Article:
Bias triumphs in census row

TheStar.com – Opinion/Editorial
Published On Wed Jul 28 2010

The ongoing debate in Ottawa over the mandatory long-form census is pitting prejudice against reason.

Or, as NDP MP Charlie Angus put it during committee hearings on the subject Tuesday: “We expect that the industry minister (will) make his decision on fact and not on urban myth or what you hear on talk radio.”

Industry Minister Tony Clement told the committee that the government decided to scrap the mandatory long-form census and replace it with a voluntary survey because Canadians found it “intrusive.” But he offered only anecdotal evidence to support this claim. When pressed by Angus for something more than anecdotes, Clement replied: “We did it on a principled basis.” Translation: the decision was based on gut feelings.

Clement also said the government was seeking “a better balance between collecting the necessary data and protecting the privacy of Canadians.” But again he offered no evidence that the China wall protecting census data from prying eyes has ever been breached.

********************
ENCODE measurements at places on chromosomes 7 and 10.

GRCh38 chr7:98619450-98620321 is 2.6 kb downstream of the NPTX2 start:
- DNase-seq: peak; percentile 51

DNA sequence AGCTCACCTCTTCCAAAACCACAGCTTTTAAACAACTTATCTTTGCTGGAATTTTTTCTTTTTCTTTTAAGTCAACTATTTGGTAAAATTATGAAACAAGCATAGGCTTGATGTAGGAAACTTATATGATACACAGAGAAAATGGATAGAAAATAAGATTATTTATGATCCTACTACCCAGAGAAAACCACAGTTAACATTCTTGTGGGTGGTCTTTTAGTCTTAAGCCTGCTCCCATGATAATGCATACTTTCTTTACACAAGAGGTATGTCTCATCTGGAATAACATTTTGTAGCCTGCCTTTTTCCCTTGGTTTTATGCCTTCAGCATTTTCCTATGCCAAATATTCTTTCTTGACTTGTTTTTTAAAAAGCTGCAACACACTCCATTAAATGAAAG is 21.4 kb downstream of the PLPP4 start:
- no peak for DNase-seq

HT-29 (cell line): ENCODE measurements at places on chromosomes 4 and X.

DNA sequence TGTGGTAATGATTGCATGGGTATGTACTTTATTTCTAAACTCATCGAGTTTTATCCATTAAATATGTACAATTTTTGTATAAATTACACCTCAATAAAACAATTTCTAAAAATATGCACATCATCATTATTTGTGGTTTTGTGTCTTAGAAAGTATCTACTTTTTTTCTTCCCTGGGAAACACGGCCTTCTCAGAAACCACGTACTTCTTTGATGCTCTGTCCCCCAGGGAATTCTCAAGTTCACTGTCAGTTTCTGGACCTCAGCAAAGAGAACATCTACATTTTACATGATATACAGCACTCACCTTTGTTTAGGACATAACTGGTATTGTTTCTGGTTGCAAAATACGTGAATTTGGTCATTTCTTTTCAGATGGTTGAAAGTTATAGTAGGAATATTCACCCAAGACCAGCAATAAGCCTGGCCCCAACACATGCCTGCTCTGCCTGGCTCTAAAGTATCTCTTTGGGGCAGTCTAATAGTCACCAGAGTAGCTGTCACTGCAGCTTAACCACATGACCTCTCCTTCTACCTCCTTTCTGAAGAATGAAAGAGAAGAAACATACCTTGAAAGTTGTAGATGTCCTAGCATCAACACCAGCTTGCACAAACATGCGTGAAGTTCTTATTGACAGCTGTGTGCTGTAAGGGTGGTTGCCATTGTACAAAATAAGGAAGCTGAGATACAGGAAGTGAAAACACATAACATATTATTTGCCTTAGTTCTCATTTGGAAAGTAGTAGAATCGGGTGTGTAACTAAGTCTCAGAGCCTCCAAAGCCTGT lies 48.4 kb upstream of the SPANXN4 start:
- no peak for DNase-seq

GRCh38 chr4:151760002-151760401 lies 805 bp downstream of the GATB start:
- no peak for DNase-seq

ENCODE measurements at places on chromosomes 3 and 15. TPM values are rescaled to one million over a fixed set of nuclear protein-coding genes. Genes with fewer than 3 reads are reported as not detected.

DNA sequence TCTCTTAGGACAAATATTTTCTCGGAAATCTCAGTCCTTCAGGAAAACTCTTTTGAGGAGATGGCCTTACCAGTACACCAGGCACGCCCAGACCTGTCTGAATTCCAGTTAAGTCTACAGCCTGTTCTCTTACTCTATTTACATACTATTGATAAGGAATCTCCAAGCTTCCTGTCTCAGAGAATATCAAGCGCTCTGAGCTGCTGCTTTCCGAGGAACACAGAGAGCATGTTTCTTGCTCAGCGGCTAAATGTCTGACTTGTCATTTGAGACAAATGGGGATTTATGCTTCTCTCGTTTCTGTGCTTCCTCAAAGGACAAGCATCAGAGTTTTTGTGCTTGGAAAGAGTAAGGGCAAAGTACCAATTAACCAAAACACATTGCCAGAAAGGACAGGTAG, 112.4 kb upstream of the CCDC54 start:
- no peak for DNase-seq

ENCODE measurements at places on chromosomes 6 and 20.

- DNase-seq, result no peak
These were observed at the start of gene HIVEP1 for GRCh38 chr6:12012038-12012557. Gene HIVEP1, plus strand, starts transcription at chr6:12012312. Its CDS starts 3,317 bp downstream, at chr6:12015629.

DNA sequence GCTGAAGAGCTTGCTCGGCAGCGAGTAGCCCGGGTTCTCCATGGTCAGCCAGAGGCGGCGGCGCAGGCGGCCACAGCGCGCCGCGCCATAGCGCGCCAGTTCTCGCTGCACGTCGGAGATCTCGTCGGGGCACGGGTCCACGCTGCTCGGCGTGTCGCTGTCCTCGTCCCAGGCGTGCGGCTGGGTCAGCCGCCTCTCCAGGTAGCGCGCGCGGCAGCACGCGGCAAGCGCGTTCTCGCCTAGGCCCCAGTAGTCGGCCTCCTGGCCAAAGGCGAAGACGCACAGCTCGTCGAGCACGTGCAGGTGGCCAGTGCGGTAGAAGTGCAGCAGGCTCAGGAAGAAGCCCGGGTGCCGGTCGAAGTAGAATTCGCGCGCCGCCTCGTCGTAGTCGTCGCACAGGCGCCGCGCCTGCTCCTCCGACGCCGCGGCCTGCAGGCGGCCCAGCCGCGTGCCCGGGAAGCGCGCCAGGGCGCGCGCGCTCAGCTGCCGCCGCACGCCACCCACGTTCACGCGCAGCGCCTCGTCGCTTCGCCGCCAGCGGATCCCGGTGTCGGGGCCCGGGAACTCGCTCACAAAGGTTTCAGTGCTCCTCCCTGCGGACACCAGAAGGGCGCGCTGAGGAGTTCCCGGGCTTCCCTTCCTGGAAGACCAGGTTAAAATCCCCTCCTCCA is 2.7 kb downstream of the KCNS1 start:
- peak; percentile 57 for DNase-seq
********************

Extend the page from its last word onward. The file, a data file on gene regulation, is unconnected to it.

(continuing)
Finally, Clement referred repeatedly to the mandatory census being enforced with “the threat of jail.” In fact, while a six-month jail term is included in the Statistics Act, no one has ever been incarcerated for refusing to fill out a census form. Former chief statistician Ivan Fellegi made that clear to the committee. But undeterred, Conservative MPs on the committee kept on making references to jail terms.

In an effort to bridge this gap, the National Statistics Council, a government-appointed advisory body, has put forward a compromise: keep the long-form mandatory, but modify it by deleting the question about unpaid household work (which some find objectionable) and drop the notional threat of a jail term for non-compliance.

But Clement left the strong impression that the government is uninterested in such a compromise. The Conservatives have made their decision and the experts be damned.

On one side in this debate is a remarkable coalition of interests: provinces, municipalities, banks, unions, churches, universities, social agencies, francophone groups, native associations and others that find census information invaluable to their decision-making processes. They fear that a voluntary survey will be far less reliable because it is less likely to be filled out by rich and poor Canadians, immigrants and Aboriginal peoples.

On the other side is blind prejudice about “intrusive government.”

In Stephen Harper’s Ottawa, the latter usually wins.

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